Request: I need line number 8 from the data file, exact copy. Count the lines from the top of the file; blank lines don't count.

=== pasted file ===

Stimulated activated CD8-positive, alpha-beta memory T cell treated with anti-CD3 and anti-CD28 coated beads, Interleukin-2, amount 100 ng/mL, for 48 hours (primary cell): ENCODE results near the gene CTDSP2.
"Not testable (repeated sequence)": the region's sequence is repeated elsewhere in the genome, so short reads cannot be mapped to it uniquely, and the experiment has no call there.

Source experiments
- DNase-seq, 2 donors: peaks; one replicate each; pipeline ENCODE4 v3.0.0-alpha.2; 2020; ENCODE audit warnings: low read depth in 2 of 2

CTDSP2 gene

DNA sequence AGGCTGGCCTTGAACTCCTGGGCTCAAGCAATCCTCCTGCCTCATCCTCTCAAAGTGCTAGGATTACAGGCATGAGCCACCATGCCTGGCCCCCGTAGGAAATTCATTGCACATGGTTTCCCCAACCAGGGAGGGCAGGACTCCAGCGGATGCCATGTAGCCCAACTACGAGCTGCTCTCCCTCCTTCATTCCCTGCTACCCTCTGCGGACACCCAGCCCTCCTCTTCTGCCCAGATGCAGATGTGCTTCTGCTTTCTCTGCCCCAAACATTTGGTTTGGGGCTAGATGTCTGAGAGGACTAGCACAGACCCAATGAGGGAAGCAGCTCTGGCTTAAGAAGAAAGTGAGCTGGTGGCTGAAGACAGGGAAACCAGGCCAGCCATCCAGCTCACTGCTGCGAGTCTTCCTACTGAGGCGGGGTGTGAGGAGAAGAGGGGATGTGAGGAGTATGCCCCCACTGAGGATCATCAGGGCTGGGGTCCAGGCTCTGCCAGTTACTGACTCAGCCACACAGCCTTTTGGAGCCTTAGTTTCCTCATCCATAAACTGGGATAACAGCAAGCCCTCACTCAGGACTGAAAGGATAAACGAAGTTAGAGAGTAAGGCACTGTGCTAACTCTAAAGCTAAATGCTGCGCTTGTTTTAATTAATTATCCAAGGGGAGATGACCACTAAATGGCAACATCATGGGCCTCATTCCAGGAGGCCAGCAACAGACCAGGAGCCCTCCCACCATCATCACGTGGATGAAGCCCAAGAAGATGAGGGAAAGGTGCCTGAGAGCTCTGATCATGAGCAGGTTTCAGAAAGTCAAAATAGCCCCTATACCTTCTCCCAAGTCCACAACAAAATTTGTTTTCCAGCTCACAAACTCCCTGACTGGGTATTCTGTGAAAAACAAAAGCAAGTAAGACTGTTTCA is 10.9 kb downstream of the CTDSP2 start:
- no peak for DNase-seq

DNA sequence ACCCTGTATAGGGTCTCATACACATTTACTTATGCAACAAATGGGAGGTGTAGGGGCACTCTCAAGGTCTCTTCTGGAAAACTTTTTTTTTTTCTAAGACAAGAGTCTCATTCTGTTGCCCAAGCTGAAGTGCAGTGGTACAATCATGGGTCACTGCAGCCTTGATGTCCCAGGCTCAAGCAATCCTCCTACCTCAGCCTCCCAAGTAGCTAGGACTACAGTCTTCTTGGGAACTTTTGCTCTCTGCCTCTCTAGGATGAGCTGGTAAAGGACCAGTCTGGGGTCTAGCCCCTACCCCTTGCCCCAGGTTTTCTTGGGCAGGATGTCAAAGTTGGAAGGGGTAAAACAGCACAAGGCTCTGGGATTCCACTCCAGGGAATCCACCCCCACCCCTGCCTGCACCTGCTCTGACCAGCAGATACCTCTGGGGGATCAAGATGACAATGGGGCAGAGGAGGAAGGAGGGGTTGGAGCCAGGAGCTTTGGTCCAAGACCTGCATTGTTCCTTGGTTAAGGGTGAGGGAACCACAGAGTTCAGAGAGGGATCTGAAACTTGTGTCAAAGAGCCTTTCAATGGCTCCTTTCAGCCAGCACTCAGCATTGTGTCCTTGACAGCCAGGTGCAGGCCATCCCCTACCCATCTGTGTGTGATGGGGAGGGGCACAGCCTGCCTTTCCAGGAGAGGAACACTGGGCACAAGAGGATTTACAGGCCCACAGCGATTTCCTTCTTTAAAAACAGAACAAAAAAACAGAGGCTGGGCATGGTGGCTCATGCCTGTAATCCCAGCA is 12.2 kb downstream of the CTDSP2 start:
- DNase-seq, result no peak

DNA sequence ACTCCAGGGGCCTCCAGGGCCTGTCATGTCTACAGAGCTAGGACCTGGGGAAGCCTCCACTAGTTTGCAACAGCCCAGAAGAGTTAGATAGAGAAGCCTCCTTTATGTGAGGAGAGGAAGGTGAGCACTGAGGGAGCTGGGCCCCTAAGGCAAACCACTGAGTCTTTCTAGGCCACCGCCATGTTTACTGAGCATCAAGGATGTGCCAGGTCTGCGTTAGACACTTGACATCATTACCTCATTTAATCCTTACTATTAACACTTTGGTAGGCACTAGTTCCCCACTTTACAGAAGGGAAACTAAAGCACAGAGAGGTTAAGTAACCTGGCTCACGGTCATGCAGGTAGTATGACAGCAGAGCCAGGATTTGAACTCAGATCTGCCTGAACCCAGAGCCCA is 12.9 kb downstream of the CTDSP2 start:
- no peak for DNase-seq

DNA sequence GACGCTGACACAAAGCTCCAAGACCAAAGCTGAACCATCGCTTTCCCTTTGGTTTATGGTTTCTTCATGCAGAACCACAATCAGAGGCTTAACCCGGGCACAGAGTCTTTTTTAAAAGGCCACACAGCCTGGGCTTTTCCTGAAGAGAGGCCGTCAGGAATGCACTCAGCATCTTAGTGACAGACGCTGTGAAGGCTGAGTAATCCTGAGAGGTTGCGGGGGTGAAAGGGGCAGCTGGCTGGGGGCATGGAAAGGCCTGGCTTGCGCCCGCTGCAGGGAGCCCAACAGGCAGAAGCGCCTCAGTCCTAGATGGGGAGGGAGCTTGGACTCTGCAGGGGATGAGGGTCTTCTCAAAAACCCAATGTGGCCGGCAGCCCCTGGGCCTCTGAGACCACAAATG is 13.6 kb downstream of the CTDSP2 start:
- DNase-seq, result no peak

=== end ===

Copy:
DNA sequence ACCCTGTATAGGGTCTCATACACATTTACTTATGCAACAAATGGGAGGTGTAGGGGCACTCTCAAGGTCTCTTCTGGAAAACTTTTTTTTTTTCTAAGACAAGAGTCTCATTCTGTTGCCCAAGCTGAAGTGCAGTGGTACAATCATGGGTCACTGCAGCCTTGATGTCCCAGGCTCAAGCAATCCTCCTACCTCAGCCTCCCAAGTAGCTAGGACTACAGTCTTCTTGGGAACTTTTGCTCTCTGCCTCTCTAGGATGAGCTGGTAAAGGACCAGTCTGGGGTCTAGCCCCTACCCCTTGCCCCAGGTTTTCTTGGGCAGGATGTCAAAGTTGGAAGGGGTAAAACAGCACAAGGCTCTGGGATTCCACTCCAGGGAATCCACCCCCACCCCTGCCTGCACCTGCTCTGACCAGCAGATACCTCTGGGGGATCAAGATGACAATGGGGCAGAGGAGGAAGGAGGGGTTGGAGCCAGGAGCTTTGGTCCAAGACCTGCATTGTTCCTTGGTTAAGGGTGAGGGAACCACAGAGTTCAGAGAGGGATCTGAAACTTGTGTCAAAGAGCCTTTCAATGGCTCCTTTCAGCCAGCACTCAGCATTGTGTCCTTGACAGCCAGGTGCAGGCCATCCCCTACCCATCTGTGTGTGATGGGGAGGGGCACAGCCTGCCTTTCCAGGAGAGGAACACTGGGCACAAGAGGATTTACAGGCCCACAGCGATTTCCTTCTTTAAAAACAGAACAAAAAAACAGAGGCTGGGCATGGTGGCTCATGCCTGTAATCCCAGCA is 12.2 kb downstream of the CTDSP2 start: